Parenting Picky Eaters 101
A children’s author shares advice for navigating the dinner-table duel.
Picky eaters aren’t made; they’re born. That’s the realization food and culture writer Joshua David Stein had when his first son, Achilles, started (not) eating solid food.
“Food is a big part of my life, but the only way Achilles and I interacted about food was through fighting,” Stein says. He turned to children’s books to help broaden his son’s culinary horizons, but found most stories to be about anthropomorphized ingredients (see: The Runaway Dinner), food-as-fantasy (Cloudy with a Chance of Meatballs, Dragons Love Tacos) or “overly proscriptive in an ‘eat your vegetables’ way that I wanted to avoid.”
So Stein starting writing his own. His first book, Can I Eat That?, was published by Phaidon in 2016 (with illustrations by Julia Rothman) and has become one of our favorite gifts for kids with palates-in-progress. The book’s follow up, What’s Cooking?, was released in October. Both combine clever syllogisms (“If … I eat jelly … and I eat fish … can I eat jellyfish?”) with silly dad jokes (“… if I stuff stuffing, can I dump dumplings?”) and the occasional stumper (“Is this a very old grape or a very new raisin?”).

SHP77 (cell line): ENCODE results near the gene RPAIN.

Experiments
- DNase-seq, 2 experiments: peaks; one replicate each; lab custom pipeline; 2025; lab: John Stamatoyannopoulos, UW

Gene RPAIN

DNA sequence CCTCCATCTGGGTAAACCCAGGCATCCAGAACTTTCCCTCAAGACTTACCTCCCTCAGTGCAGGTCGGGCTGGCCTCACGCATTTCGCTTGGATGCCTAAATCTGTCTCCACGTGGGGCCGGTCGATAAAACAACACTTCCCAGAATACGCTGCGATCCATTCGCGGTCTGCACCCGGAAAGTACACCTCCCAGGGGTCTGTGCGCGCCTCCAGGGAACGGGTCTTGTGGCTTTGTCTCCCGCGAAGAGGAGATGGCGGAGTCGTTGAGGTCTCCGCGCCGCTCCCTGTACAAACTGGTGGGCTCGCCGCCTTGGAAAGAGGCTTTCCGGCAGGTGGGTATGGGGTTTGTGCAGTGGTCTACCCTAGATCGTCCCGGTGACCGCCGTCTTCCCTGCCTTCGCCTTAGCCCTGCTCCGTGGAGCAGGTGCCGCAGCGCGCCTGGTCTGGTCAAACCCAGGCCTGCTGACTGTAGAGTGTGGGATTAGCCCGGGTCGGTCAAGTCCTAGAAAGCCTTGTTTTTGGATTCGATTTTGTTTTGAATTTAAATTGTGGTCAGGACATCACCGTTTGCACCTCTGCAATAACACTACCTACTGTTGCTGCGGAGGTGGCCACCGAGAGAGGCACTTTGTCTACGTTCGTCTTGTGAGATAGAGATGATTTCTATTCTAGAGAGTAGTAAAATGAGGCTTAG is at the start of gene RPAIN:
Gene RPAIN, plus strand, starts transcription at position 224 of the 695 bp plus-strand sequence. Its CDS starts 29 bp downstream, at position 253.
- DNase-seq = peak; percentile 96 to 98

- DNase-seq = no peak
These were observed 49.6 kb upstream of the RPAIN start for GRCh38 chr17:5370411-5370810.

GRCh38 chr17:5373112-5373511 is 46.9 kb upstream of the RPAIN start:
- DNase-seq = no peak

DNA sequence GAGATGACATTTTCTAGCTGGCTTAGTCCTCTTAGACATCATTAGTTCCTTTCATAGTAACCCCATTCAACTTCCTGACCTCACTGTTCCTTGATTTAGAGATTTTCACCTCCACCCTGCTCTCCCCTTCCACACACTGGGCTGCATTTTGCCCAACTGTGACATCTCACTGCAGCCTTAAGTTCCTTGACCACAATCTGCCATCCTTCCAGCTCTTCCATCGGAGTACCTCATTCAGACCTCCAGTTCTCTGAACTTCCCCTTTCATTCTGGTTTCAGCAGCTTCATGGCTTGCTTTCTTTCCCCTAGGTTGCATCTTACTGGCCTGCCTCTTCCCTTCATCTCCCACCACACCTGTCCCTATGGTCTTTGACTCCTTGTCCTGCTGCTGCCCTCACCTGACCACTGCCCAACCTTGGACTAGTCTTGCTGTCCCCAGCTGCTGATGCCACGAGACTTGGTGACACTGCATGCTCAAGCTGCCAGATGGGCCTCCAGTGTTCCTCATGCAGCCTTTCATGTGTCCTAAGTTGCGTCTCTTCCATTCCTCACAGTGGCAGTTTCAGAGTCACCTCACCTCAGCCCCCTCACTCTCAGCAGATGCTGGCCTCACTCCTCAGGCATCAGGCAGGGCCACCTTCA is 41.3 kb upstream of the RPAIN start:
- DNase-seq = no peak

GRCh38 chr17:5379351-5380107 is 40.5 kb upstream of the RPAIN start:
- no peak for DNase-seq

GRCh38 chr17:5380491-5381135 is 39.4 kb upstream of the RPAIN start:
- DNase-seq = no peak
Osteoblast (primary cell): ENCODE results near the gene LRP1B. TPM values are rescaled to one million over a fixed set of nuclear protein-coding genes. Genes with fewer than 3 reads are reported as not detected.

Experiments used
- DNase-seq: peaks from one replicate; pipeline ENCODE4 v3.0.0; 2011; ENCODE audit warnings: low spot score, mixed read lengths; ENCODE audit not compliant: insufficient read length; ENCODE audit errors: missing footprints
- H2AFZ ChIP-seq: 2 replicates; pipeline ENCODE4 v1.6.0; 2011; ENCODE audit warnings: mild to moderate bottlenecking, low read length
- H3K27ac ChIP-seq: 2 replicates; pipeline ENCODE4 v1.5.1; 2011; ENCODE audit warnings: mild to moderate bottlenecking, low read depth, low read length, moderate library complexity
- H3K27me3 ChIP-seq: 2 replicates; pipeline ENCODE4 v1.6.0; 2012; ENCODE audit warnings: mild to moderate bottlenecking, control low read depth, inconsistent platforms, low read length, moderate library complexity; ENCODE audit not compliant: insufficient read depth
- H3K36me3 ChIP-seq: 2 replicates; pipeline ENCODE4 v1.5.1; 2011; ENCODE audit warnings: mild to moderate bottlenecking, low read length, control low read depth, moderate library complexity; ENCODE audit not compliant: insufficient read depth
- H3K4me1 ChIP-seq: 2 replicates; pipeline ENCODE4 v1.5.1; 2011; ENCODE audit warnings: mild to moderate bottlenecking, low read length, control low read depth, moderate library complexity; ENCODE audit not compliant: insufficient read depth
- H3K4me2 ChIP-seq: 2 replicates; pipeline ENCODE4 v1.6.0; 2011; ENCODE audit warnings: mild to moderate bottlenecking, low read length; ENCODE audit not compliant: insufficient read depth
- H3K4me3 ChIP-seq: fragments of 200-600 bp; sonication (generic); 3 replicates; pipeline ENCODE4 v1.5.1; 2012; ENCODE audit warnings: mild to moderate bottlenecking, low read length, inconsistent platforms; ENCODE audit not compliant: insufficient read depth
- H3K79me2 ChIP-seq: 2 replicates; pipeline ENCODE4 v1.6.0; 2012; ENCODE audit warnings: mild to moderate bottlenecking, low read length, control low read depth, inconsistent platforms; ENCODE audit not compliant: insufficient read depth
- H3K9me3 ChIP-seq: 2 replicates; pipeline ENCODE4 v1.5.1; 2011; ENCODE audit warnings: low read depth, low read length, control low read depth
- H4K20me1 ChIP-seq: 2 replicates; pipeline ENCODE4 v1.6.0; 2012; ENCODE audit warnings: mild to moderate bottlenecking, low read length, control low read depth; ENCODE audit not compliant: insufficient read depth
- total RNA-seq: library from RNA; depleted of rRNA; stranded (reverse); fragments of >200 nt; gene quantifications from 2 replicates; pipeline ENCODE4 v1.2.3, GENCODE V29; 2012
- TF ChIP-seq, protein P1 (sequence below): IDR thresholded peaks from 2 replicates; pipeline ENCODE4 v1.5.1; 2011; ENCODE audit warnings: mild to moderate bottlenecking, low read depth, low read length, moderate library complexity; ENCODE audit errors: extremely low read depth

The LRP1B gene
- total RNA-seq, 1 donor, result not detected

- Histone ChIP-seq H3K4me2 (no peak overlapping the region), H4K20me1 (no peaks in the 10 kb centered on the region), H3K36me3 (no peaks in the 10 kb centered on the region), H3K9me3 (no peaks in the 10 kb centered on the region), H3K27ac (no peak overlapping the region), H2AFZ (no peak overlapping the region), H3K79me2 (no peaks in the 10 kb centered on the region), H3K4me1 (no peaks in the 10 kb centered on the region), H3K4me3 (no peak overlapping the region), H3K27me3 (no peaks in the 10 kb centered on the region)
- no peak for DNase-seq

Nimble wordplay aside, both books contain enough actual food facts to get young readers curious about what’s on their plate—even if they won’t put it into their mouth. Breaking through to a picky eater takes more understanding on the parent’s part, Stein says. Here, his advice for handling the food-adverse:
Your kid is not you. “Youngsters have a more subtle and sensitive palate. What we consider to be slightly bitter is unbearable for them, and what we can tolerate with texture might be intolerable to them. But each kid is his own trip; try to remember what you ate (and didn’t eat) at his age.”
But don’t underestimate them. “The way Achilles thinks about food is actually quite complex. He made up a term called ‘outland taste,’ which is what he calls aftertaste. He doesn’t like foods that taste fine initially but have a strong outland taste.”
Work the margins. “Find an ingredient your kid loves and use it to expand your territory. Achilles loves shrimp. He’ll eat shrimp tempura and grilled shrimp, so what if we take shrimp and add ginger and make shrimp balls?”
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